• The increasingly global nature of business will make IFRS capabilities a business success factor. Some US manufacturers with subsidiaries in countries that have rolled out IFRS will already have to run at least part of their business on international standards. Other companies planning to expand globally will want to develop IFRS capabilities proactively. There are already enough organizational hurdles to hanging a shingle in a different country without adding a new financial reporting methodology at the same time. Moreover, potential customers, particularly those located in geographies where IFRS is already mandated, will use international standards rather than US-based GAAP to evaluate the financial stability of their vendors.

  • Manufacturers who are not publicly held often act as suppliers to companies that are public. These corporations in turn may see IFRS as a way to gain greater visibility into the financial health of their supply chain partners, which means the ability to communicate through IFRS could make a vendor more attractive as a trading partner.

IFRS Insights for Manufacturers

While some elements of IFRS will be of particular interest to manufacturers, one key concept that every executive needs to understand is that these new global standards are much more open to interpretation than US-based GAAP. This is in part because of wording from IASB. Without precedence, track records, or history that accountants and executives can look to for guidance, it is difficult, for instance, to determine exactly how to value capital assets.

Now that we have established what IFRS is and why it is important for privately held manufacturers, let's delve into some key points about IFRS. One change that will affect many manufacturers is in the area of inventory valuation. IFRS does not allow for last-in, first-out (LIFO).

Figure 2. IFRS will require companies to have enterprise applications with a degree of flexibility in the area of inventory costing. Illustration provided by IFS North America.

Fixed Asset Accounting

Similar changes are afoot in asset accounting—especially in the area of fixed assets—which manufacturers will likely see some of the most significant changes. For instance, under US-based GAAP, when an asset's carrying value exceeds its fair value, it is recognized as an impairment loss, with fair value being determined by future undiscounted cash flow from the asset. But under IFRS, that impairment loss is realized once the asset's carrying value exceeds its fair value minus liquidation costs, or its value in use—whichever is higher. Unlike US-based GAAP, IFRS permits reversal of an impairment loss, except for goodwill losses, up to the new recoverable amount but not to exceed the original carrying amount.

IFRS also requires industries that own fixed assets to break down those assets into classes that have a significant value. If there is a different useful life to some components of those assets (e.g., if a turbine in an electric generation facility has a separate life cycle from the plant as a whole), they need to be accounted for separately as well. This differs from US-based GAAP which requires accounting at a much more granular level as opposed to accounting by classes of assets. Another consideration is that initial recognition is going to be a cost with US-based GAAP. In a regulated market like oil and gas, you also need to begin capitalizing any potential cost of dismantling and bringing that asset back into workable order as it nears the end of its life cycle.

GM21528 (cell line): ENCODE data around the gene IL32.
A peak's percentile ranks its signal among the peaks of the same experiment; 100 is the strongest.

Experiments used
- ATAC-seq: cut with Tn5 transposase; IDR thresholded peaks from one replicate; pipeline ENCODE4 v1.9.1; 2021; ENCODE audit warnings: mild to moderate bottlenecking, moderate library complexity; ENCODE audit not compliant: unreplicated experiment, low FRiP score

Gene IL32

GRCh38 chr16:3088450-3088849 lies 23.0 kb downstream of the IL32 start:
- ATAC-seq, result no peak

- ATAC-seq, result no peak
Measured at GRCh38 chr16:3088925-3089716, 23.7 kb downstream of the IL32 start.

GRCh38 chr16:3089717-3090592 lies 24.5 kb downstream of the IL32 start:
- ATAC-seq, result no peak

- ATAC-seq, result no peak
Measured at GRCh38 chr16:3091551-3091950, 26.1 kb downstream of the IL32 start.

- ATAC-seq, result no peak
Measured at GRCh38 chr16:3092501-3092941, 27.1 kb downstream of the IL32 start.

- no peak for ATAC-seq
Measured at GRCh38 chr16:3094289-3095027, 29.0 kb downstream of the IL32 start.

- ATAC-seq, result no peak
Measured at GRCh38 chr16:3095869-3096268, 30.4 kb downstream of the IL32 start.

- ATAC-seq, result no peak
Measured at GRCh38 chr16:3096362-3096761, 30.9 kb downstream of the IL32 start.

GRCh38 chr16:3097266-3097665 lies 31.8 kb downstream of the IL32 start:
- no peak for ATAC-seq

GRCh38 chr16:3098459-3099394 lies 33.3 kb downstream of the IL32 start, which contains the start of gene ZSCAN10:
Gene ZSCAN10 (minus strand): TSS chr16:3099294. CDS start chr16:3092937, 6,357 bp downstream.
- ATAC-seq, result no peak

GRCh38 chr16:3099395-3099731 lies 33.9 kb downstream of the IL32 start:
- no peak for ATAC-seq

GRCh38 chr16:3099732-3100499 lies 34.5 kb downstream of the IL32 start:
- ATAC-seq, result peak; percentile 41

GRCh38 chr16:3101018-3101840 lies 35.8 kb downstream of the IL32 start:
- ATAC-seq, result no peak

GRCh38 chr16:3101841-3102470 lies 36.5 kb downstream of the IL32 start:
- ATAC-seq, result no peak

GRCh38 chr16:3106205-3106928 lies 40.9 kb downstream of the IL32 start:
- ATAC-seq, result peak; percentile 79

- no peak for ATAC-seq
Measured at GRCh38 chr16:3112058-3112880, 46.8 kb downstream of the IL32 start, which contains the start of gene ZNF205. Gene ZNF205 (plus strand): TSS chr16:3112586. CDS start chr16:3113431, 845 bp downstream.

Once the asset is capitalized, IFRS allows for two options for valuation after that date of recognition. It is possible to use the cost basis, which those accustomed to US-based GAAP are very familiar with; in this case, the asset would be depreciated over its useful life using whatever method reflects the way the asset was used over the period.

Alternately, accountants can use a new concept within IFRS—the revaluation method. Revaluation is an approximation of what the fair value of that asset is at any point in time. IFRS requires that a fair value assessment be carried out regularly, and that the carrying value of the asset does not differ materially from its fair value at any point in time. In theory, though, we could have an asset that on a US-based GAAP basis would be carried at historical cost at whatever you bought it for depreciated for each year that you have owned it. But this asset could now, under IFRS, be carried on a fair value every year for what it would cost you to go out and replace that asset. That will certainly move that asset component of your balance sheet closer to a more relevant, fair value concept.

IFRS compliance is easier if an enterprise application allows for user-defined base values for assets (top) and multiple depreciation methods. The ability to review asset data by account/project and life of cost and cash flow (below) is also helpful. Illustration provided by IFS North America.

The revaluation method will require ongoing due diligence in the market to determine fair market value. It is important to determine what your enterprise system can do to help you track what that fair value is at any given point in time.